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    Detailed Procedures

    Run CLI

    The Run CLI feature allows users to run a set of commands on a set of routers in batch.

    1. Right-click on a node on the Map, and choose Run CLI. The Run CLI Commands Window will appear.

      Figure 89: Show Command Window

      Show Command Window
    2. This window allows you to choose a set of routers and a set of commands to run on those routers by checking them from the Devices and Commands sections of the left pane. To narrow down the devices view to a subset of devices of a particular hardware vendor, click the arrow next to Devices. Similarly, to narrow down the commands listed to a subcategory of commands, click the arrow next to Commands. Note however that when changing the view, the previous selections will be lost and only the routers and commands within the current view can be selected.
    3. After selecting the commands to run and the routers to execute them on, click “Collect” to display the collected data in the right pane. Note that certain commands are “parameterized,” meaning that they require the user to specify an additional parameter. Only one such command can be selected at a time, and the user will be prompted to enter in the parameter when collecting the data for that command. When hovering the pointer over a parameterized command in the Commands list, the tooltip will display the parameter, for example, __PARAM1__.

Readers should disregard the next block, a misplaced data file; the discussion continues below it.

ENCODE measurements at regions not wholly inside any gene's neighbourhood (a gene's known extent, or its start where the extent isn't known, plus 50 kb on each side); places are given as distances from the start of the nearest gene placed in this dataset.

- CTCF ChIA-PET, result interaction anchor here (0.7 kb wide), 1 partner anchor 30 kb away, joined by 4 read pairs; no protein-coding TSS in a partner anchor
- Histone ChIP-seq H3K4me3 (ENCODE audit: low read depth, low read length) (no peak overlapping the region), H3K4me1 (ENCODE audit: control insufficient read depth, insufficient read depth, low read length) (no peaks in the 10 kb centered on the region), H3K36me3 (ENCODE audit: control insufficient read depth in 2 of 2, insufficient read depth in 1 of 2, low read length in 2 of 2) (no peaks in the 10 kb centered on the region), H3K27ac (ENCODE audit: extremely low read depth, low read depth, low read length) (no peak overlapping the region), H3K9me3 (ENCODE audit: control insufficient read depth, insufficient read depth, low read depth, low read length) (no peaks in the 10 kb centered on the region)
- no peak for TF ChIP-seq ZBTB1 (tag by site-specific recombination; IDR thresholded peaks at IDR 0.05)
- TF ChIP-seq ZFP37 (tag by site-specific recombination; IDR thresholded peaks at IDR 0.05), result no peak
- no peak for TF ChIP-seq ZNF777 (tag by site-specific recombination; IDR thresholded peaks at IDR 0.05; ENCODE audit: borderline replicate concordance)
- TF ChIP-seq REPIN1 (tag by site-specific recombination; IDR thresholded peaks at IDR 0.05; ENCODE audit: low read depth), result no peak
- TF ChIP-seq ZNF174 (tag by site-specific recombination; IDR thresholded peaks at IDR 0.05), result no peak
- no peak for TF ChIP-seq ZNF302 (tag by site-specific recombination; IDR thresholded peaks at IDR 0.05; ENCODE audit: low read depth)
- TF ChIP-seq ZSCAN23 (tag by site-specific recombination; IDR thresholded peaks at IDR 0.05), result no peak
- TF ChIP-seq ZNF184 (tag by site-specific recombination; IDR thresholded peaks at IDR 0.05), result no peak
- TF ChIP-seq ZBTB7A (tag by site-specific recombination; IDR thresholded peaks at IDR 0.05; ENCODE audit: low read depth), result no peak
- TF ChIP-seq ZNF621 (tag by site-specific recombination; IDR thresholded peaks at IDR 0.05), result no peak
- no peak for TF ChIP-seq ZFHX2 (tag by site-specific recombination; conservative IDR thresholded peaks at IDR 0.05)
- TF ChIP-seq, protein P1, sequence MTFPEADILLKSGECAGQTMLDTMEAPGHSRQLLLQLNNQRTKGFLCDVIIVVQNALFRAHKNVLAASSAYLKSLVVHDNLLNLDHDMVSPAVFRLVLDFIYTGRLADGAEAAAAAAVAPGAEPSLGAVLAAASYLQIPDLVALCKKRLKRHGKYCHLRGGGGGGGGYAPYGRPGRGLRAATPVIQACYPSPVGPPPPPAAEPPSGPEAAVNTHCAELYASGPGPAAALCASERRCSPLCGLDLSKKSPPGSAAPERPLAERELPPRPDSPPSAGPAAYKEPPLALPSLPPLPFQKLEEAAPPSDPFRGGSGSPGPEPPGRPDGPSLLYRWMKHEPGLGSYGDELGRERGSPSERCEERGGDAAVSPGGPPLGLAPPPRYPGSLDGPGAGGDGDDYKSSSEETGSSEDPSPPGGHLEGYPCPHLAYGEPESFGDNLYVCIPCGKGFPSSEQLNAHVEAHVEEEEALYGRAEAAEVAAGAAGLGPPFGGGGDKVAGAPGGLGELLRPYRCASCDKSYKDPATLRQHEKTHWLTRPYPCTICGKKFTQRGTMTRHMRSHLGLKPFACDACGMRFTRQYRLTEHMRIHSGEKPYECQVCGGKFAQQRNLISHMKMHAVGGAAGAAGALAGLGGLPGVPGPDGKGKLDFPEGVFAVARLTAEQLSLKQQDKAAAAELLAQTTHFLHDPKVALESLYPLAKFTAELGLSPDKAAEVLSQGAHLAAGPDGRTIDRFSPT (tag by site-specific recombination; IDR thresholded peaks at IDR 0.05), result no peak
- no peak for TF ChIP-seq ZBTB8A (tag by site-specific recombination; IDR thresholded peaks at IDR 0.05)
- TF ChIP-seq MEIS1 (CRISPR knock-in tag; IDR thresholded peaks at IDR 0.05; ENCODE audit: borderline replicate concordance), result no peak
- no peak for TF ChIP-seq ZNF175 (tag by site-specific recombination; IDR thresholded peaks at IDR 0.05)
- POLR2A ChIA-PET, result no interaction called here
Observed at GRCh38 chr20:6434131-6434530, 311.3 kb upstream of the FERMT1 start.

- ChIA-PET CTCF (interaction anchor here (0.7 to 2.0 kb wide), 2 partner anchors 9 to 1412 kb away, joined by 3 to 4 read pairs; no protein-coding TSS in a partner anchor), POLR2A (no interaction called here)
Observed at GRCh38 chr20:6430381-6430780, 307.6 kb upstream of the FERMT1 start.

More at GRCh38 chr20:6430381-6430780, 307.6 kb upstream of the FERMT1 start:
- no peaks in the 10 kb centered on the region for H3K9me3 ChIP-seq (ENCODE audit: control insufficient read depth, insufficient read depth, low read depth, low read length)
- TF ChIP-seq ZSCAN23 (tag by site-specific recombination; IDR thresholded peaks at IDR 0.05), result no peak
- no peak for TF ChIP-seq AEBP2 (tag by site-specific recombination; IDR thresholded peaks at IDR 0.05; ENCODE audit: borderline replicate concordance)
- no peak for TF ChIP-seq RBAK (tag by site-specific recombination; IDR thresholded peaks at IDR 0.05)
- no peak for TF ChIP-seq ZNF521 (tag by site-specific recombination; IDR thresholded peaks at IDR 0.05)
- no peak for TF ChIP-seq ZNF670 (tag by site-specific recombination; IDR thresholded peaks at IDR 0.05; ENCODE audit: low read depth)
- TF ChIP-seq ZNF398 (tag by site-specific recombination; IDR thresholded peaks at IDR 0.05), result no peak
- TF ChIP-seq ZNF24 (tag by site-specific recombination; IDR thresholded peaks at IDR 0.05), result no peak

4. The Output tab displays the results of the command(s) executed. If multiple devices are selected for collection, then the Output window shows shortened results. Click the + icon in the top right corner to display all the results in the Output window.
    5. Alternatively to view the results individually, click the Results tab. Clicking on a row displays the results the command run on the device executed at a particular time. Right-click on a row to run the command again. To save the results for a particular row, click the save button at the lower right of the window and specify a file. To save all the results, click the Save All button to the right of the Save button, and specify a folder in which to save the individual results.

      Figure 90: CLI Results

      CLI Results
    6. To easily access Config, Equipment, Interface, TED Database, Transit Tunnel, and Tunnel Path data, select the “Collected by Task Manager” tab. Then choose the category you want to view after Command Category. Now click a router from the upper left hand list of routers and the collected data for that router will automatically be displayed.
    7. To update the live network for a subset of routers, click those routers in the list. Then click the Update Live... button and check off the data to be collected (Configuration, Interface, Tunnel Path, Transit Tunnel). Select the “Conversion Options” tab to further specify additional collection parameters. A “Scheduling Live Network Collection” task will be submitted and can be viewed from the Task Manager (Admin > Task Manager). For more information on the available options, refer to Scheduling Live Network Collection.

    Configuring the Show Commands

    Because there are numerous show commands, but only certain ones that each user cares about, it is up to the user to configure the most frequently used show commands in a special IP/MPLSView file. This will allow quick access to these commands via the IP/MPLSView client or browser interface. The default list of commands contains just a few to get you started.